The Gods Themselves Isaac Asimov  
More Details

For 14 years of a career stretching from 1939 to his death in 1992, Isaac Asimov wrote little SF and instead produced popular non-fiction in enormous quantities. The Gods Themselves (1972) was his "comeback" SF novel, welcomed by both Hugo and Nebula awards.

It opens in the world of Big Science that Asimov knew well, full of in-fighting and the race to publish first. The Inter-Universe Electron Pump sucks unlimited energy from nothing, making all power stations obsolete and bringing a new golden age. No one—especially not the scientist who got the credit—wants to listen to the doomsayer Lamont who calculates that the pump's side effects may detonate the Sun. Worse, there's no kudos for him: "And no one on Earth will live to know I was right".

Part two moves to the dying parallel universe whose hyper-intelligent aliens actually invented the pump and don't care what happens to our Sun. Asimov cleverly focuses on three immature aliens whose intelligence is less daunting and who slowly learn—with very different personal reactions—about their race's weird analogue of sex, about the pump's moral implications, and eventually about the unexpected meaning of maturity. These are the most original, engaging aliens Asimov ever created.

Part three is set in a carefully worked-out Moon colony and grapples with the "para-physics" of inter-universe loopholes. Can a politically acceptable replacement for the pump be developed? Solid, workmanlike SF with far more talk than action: one of Asimov's rare standalone novels. —David Langford

The Asimov Chronicles: Fifty Years of Isaac Asimov Isaac Asimov  
More Details

A collection of 50 Asimov stories, covering half a century of his work, including tales of distant worlds, parallel universes, unknowable aliens and immeasurable space. Among this collection are "Nightfall", "The Martian Way" and "The Ugly Boy".

Azazel Isaac Asimov  
More Details

The Asimov Chronicles: Fifty Years of Isaac Asimov! Isaac Asimov  
More Details

A collection of 50 Asimov stories, covering half a century of his work, including tales of distant worlds, parallel universes, unknowable aliens and immeasurable space. Among this collection are "Nightfall", "The Martian Way" and "The Ugly Boy".

Thieves' World Robert Lynn Asprin  
More Details

First series book. One thunb,(the crooked bartender at The Vulgar Unicorn); Enas Yorl, magician and involuntary shape changer; Jubal, ex-gladiator and slave who is now a pillar of the community; Lythande the Star-browed (his magic is in question, his sword-play is not); Cappen Varra the Minstrel. These are just some of the unforgetable players you will meet on a stage where murder, mayhem, and skullduggery-with always a bit of magic-are the order of the day.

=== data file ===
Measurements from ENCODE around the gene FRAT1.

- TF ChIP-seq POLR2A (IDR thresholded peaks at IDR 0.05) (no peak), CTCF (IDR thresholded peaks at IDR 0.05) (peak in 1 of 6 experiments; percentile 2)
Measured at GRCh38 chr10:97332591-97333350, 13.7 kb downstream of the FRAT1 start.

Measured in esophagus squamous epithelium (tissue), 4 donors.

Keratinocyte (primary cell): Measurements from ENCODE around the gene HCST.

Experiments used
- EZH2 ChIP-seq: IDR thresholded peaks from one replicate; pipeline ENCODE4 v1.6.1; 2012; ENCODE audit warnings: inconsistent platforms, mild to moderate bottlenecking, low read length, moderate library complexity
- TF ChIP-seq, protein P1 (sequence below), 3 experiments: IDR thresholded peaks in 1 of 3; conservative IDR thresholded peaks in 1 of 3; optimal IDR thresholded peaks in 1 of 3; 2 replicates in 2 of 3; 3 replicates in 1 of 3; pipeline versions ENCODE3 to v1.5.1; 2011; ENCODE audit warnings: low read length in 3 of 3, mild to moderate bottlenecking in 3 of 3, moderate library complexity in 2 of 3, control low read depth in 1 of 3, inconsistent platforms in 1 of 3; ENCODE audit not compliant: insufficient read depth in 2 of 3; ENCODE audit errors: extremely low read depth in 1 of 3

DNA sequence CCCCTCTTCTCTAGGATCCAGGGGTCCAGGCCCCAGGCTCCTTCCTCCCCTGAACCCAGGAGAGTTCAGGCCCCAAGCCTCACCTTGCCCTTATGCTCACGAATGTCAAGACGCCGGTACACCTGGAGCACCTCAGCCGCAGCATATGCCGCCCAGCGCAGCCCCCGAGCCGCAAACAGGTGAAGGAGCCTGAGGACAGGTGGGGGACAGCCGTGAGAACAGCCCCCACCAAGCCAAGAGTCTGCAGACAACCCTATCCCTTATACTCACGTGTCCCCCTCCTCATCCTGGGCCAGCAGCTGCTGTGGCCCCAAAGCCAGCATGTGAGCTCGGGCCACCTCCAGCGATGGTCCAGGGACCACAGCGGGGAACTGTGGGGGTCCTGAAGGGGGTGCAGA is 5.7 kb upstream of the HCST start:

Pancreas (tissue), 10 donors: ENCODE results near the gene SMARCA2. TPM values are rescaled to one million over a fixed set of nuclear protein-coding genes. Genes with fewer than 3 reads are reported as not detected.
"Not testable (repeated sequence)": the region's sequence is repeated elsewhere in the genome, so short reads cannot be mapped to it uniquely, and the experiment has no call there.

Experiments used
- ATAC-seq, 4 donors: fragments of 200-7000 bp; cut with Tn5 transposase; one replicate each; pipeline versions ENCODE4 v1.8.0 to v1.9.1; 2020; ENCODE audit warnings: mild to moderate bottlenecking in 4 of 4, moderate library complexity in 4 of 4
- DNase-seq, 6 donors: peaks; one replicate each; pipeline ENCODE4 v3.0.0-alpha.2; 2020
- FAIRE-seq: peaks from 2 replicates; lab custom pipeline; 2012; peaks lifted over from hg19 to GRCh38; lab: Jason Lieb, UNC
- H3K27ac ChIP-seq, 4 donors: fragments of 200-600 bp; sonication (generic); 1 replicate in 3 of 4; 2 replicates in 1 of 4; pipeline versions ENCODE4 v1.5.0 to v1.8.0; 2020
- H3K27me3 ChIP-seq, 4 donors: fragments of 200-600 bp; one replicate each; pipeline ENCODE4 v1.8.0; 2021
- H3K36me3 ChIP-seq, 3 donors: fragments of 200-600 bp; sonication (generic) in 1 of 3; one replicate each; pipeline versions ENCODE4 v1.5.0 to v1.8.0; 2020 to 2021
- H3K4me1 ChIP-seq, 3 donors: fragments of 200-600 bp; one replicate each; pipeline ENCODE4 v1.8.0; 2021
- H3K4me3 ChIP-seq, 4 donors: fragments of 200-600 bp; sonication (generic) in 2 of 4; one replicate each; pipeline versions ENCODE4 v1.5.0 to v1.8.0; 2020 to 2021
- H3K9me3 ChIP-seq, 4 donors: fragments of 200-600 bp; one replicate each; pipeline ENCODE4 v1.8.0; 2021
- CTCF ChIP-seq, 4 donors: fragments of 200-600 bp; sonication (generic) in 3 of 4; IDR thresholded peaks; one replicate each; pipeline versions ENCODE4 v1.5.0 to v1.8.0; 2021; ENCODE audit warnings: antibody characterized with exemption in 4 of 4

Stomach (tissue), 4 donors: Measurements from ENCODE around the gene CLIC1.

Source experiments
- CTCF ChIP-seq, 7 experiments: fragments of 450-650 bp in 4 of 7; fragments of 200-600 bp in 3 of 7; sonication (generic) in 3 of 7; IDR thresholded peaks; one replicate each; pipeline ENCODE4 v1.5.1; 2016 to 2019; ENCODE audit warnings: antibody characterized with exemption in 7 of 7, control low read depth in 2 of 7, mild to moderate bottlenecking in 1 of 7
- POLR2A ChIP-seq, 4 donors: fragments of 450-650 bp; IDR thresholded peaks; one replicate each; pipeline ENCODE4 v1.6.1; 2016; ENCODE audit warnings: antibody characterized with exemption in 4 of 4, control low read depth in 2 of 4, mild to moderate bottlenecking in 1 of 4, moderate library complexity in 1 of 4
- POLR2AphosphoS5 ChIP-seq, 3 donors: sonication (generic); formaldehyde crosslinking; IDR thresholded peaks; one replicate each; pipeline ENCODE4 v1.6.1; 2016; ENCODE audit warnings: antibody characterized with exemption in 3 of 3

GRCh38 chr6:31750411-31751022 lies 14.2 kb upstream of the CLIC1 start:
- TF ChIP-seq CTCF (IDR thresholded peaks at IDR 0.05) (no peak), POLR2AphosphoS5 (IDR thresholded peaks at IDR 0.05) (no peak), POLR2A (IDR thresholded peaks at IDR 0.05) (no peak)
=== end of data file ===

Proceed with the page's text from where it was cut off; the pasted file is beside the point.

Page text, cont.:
Tales from the Vulgar Unicorn Robert Lynn Asprin  
More Details

Fantasy Anthology sequel to Thieve's World.

Includes: Maps of Sanctuary; Introduction; and:
1. Spiders of the Purple Mage by Philip Jose Farmer;
2. Goddess by David Drake;
3. The Fruit of Enlibar by Lynn Abbey;
4. The Dream of the Sorceress by A. E. van Vogt;
5. Vashanka's Minion by Janet Morris;
6. Shadow's Pawn by Andrew J. Offutt;
7. To Guard the Guardians by Robert Lynn Asprin;
and Essay: The Lighter Side of Sanctuary. 299 pages.

Seven For A Secret Judy Astley  
More Details

At 16, Heather eloped with a man 10 years her senior, but the marriage lasted only five weeks. Now middle-aged and re-married with teenage children, Heather is shocked when her ex-husband re-enters her life. From the author of "Pleasant Vices" and "Just for the Summer".

Pleasant Vices Judy Astley  
More Details

The residents of the Close were much concerned with crime—preventing it, that is. With all those out-of-work teenagers on the nearby council estate hanging around, stealing, joy-riding and goodness knows what else, it was just as well that they were setting up a Neighbourhood Watch scheme.

Not that the inhabitants of the Close did not have their own little activities, of course, but these were hardly the same thing. If Jenny and Alan's daughter was caught traveling on the subway without a ticket, and their son was doing a little experimenting with certain substances, and Laura didn't see the need to declare her earnings from hiring out her house to a film crew, and Jenny drove home only just over the legal limit—well, these were quite different matters, not to be compared with what went on in the Estate. And then there was Jenny's discovery, when she advertised flute lessons, that she could work up quite a nice little scheme in a rather unexpected way...

As the leafy London street resounded to the efforts of its citizens to keep crime at bay, Jenny realized that it was her marriage, rather than her property, that needed watching.

Unchained Melanie Judy Astley  
More Details

Melanie finds herself single again after years of being one half of a couple. Her friends predict loneliness, frustration, and disaster. But Melanie is overwhelmingly excited to be able to do her own thing—she plans a program of behaving badly, after a lifetime of behaving properly.

Away from It All Judy Astley  
More Details

Alice lives with her second husband in a leafy London suburb. But when her Bohemian mother falls ill, Alice has to go to Cornwall to look after her, and she begins to wonder if she has made the right life choices.

Size Matters Judy Astley  
More Details

Although Jay is happy, she had always envied her cousin Delphine; her well-organized life and size ten figure. Then Delphine reappears with her third husband. Perhaps Delphine is the envious one.